missed fractures

snowboarders-fracture

Missed fractures consistently rank in the top list of medico-legal errors in the emergency department.

 

A few articles on the incidence of missed fractures

  1. Diagnostic errors in an accident and emergency department. Emerg Med J 2001;18:263-269. In an analysis of 953 diagnostic errors on injured patients, diagnostic errors included:  79% fractures, 2% dislocations, 2% tendon injuries, 1.5% ligament injuries, 2% foreign bodies, and 4% non-trauma, including septic arthritis, bone mets, stress fracture. Reason for errors: 78% abnormality missed on radiograph (including wrong/poor quality radiograph and missing second fracture), 13% failure to radiograph (underestimation of injury, poor localization, other injuries), and 4% clinical error (nerve, ligament, tendon)
  2. Systematic Analysis of Missed Extremity Fractures in Emergency Radiology. Acta Radiol 2006 Sept;47(7):710-7. In an analysis of 3081 fractures, 3.7% were missed of which the majority (70%) were identified on a second view. Missed fractures: 8% foot, 6% knee, 6% elbow, 5% hand, 4% wrist, 2% shoulder. Missed on second view: 37% subtle fracture, 33% occult fracture, 9% multiple fracture, 7% blocked by splint, 5% inappropriate/insufficient xray
  3. Errors in fracture diagnosis in the emergency department–characteristics of patients and diurnal variation. BMC Emerg Med 2006;6(4): 1-5. 1% of all ED visits had an error in fracture diagnosis and 3% of fractures were missed. There was no patient characteristic that predisposed to error (eg older, dementia, drunk) but there was a diurnal variation with increased risk of error in the evening/overnight. The most missed fractures were ankle/foot (28%), lower arm (22%), hand/fingers (22%), hip (10%).

 

The American Journal of Radiology published a useful set of articles on easily missed fracture/dislocations:

Misses and Errors in Upper Extremity Trauma Radiographs

Pearls:

  • Sternoclavicular dislocation: easily missed because of other injuries and poor sensitivity of xrays –> consider in direct trauma to anterior neck/chest, and get CT if suspect
  • Posterior shoulder dislocation: rare and easily missed, caused by forced internal rotation (trauma or seizure), humerus appears internally rotated
  • Scapular fracture: rare, caused by significant trauma and associated with other injuries
  • Greater tuberosity fracture: caused by direct blow or anterior dislocation, requires careful assessment of tuberosity on AP film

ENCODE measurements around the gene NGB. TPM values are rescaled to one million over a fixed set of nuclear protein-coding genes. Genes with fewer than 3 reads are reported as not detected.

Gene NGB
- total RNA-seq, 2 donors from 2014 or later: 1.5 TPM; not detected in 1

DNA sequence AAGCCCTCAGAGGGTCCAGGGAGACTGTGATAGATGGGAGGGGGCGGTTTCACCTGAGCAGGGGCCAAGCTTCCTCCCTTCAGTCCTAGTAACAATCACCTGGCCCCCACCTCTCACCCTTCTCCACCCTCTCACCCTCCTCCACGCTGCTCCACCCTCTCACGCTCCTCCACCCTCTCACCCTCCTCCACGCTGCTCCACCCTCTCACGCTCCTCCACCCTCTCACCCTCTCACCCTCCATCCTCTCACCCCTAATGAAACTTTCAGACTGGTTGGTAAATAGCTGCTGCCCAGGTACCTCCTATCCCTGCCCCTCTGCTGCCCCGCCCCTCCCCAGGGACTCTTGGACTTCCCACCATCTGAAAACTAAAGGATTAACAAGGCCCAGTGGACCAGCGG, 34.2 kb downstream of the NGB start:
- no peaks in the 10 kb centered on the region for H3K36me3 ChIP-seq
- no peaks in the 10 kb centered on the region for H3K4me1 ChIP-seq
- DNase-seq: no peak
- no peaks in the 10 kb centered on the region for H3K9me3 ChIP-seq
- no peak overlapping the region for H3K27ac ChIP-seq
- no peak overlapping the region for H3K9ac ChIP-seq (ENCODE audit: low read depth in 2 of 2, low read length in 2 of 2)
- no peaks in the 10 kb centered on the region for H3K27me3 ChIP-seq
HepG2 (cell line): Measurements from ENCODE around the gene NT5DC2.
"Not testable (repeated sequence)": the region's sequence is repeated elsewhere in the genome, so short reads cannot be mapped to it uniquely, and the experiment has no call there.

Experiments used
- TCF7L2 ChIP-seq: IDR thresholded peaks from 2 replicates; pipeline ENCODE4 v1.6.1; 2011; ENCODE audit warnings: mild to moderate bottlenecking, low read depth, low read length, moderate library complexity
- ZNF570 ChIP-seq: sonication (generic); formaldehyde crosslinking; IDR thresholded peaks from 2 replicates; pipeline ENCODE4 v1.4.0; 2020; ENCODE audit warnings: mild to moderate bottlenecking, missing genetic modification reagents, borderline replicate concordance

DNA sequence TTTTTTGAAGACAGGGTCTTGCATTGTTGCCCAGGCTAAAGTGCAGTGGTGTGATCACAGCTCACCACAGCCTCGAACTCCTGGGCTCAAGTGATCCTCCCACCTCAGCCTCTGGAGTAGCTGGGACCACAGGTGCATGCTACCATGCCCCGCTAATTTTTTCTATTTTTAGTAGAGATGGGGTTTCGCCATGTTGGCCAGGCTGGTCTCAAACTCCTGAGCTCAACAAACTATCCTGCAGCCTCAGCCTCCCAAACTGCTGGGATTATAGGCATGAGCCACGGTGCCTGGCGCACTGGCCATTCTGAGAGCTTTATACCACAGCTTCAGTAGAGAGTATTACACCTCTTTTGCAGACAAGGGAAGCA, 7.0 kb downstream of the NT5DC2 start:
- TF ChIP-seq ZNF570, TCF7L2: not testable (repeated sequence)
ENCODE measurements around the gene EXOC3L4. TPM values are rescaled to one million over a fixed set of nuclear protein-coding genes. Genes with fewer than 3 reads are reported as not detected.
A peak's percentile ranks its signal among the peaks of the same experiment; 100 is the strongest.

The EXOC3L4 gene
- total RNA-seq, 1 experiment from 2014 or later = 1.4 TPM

• Radial head fracture: from FOOSH or elbow dislocation, joint effusion might be sign of occult fracture
  • Coronoid process fracture: from FOOSH, can be associated with radial head fracture and elbow dislocation (“terrible triad”), easily missed on xray due to overlapping bones or mistaken as radial head fracture, consider CT if suspect
  • Galeazzi (fracture distal radius + DRUJ disllocation, Monteggia (fracture proximal ulna + dislocate radial head) fracture-dislocations: if you see a fracture of the distal radius or proximal ulna, closely assess the nearby joint
  • Scaphoid fracture: common fracture and commonly occult even on scaphoid views; immobilize and arrange follow-up if suspect
  • Scapholunate instability: malalignment on static or stress views
  • Perilunate dislocation: high energy trauma causing spectrum of commonly missed injuries: scapholunate dissociation–> perilunate dislocation–>midcarpal dislocation–>lunate dislocation. Look for arcs on PA/oblique view and radius-lunate-capitate articulation on lateral view
  • Hook of hamate fracture: direct impaction during club/racket sports, causing painful grip. Use carpal tunnel view +/- CT

Radiographic Pitfalls in Lower Extremity Trauma

Pifalls

  1. Insufficient views, including special views (eg patellar)
  2. Improperly positioned or underexposed
  3. Nondisplaced fracture, eg occult hip fracture
  4. Common Location of errors, eg knee tibial plateau, ankle Maisonneuve, foot Lisfranc
  5. Little avulsion fracture, big trauma: posterior malleolar avulsion with syndesmosis/ATLF tear, Segond fracture with ACL tear
  6. Bipartite seasamoid vs fracture
  7. Satisfaction of search: missing the second fracture
  8. Faulty reasoning: eg not appreciating that femoral fracture from a simple fall in a non-elderly patient may be pathological fracture
  9. Fractures after hardware, eg femoral stem fracture in hip replacement

 

I’ve tried to incorporate these pearls/pitfalls into my approach to fractures, using the mnemonic ORTHOPEDIC–which  starts with injuries not requiring xrays (or missed by premature focus on xrays), then considers xray findings or lack of findings, and then considers follow up imaging or immobilization:

Clinical

  • Open fracture
  • Reduce dislocation
  • Test neurovascular, consider occult injury (eg knee dislocation) and delayed injury (eg compartment syndrome from forearm fracture)
  • Hand: remove ring, test for scisoring
  • Other injuries: tendon/ligament, eg Achilles tear in ankle injury, quad/patellar tear in knee injury, UCL tear in thumb injury

Radiological

  • Proper bones and views, eg consider hip pain referred to knee; scaphoid/patellar/carpal tunnel views
  • Extensive injury, eg if you see one fracture look for multiple fractures, fracture-dislocations (eg Galeazzi, Monteggia, Essex-Lopresti)
  • Diseased bone, eg fracture out of proportion to mechanism consider pathological fracture
  • Invisible: the “Silent S” fractures, eg SCIWORA, Scapholunate, Sacroiliact, Shenton’s line (femur), Salter-Harris, Stirrup (Lisfranc)

Follow up

  • CT or cast for occult fracture, eg CT to r/o hip fracture, cast and follow-up for scaphoid

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